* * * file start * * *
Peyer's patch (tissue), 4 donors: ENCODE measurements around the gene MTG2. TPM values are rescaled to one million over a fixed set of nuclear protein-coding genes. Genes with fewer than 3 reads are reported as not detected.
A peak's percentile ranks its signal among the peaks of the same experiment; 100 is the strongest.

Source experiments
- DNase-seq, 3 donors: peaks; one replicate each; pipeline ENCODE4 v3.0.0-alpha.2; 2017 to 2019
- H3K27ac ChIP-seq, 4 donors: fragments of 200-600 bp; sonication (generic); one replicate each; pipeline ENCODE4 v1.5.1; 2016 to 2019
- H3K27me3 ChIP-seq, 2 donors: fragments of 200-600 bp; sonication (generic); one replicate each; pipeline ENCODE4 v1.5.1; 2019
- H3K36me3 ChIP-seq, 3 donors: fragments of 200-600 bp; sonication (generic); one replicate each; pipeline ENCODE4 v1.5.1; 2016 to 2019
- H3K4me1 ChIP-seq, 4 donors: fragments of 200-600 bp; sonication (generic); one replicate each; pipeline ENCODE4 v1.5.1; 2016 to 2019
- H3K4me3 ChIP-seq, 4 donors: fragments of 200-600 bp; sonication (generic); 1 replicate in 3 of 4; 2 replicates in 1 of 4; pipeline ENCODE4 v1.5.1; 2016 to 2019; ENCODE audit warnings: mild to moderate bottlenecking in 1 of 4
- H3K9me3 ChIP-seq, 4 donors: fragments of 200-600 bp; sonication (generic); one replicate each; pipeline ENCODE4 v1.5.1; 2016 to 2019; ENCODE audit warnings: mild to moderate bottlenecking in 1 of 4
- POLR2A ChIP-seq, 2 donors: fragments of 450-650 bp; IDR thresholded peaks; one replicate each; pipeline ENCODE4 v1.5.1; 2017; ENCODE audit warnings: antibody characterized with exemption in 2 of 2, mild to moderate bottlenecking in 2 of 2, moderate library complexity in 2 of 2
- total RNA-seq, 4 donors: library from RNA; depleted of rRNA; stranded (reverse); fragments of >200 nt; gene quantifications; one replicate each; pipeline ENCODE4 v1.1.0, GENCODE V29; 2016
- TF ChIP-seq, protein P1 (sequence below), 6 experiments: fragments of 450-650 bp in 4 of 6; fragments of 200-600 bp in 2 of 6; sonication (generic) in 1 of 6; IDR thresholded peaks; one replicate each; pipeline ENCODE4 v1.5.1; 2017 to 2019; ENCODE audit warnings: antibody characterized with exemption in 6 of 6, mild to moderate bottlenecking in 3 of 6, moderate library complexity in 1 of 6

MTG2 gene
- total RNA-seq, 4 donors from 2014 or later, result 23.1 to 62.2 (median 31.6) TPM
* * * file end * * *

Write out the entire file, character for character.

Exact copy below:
Peyer's patch (tissue), 4 donors: ENCODE measurements around the gene MTG2. TPM values are rescaled to one million over a fixed set of nuclear protein-coding genes. Genes with fewer than 3 reads are reported as not detected.
A peak's percentile ranks its signal among the peaks of the same experiment; 100 is the strongest.

Source experiments
- DNase-seq, 3 donors: peaks; one replicate each; pipeline ENCODE4 v3.0.0-alpha.2; 2017 to 2019
- H3K27ac ChIP-seq, 4 donors: fragments of 200-600 bp; sonication (generic); one replicate each; pipeline ENCODE4 v1.5.1; 2016 to 2019
- H3K27me3 ChIP-seq, 2 donors: fragments of 200-600 bp; sonication (generic); one replicate each; pipeline ENCODE4 v1.5.1; 2019
- H3K36me3 ChIP-seq, 3 donors: fragments of 200-600 bp; sonication (generic); one replicate each; pipeline ENCODE4 v1.5.1; 2016 to 2019
- H3K4me1 ChIP-seq, 4 donors: fragments of 200-600 bp; sonication (generic); one replicate each; pipeline ENCODE4 v1.5.1; 2016 to 2019
- H3K4me3 ChIP-seq, 4 donors: fragments of 200-600 bp; sonication (generic); 1 replicate in 3 of 4; 2 replicates in 1 of 4; pipeline ENCODE4 v1.5.1; 2016 to 2019; ENCODE audit warnings: mild to moderate bottlenecking in 1 of 4
- H3K9me3 ChIP-seq, 4 donors: fragments of 200-600 bp; sonication (generic); one replicate each; pipeline ENCODE4 v1.5.1; 2016 to 2019; ENCODE audit warnings: mild to moderate bottlenecking in 1 of 4
- POLR2A ChIP-seq, 2 donors: fragments of 450-650 bp; IDR thresholded peaks; one replicate each; pipeline ENCODE4 v1.5.1; 2017; ENCODE audit warnings: antibody characterized with exemption in 2 of 2, mild to moderate bottlenecking in 2 of 2, moderate library complexity in 2 of 2
- total RNA-seq, 4 donors: library from RNA; depleted of rRNA; stranded (reverse); fragments of >200 nt; gene quantifications; one replicate each; pipeline ENCODE4 v1.1.0, GENCODE V29; 2016
- TF ChIP-seq, protein P1 (sequence below), 6 experiments: fragments of 450-650 bp in 4 of 6; fragments of 200-600 bp in 2 of 6; sonication (generic) in 1 of 6; IDR thresholded peaks; one replicate each; pipeline ENCODE4 v1.5.1; 2017 to 2019; ENCODE audit warnings: antibody characterized with exemption in 6 of 6, mild to moderate bottlenecking in 3 of 6, moderate library complexity in 1 of 6

MTG2 gene
- total RNA-seq, 4 donors from 2014 or later, result 23.1 to 62.2 (median 31.6) TPM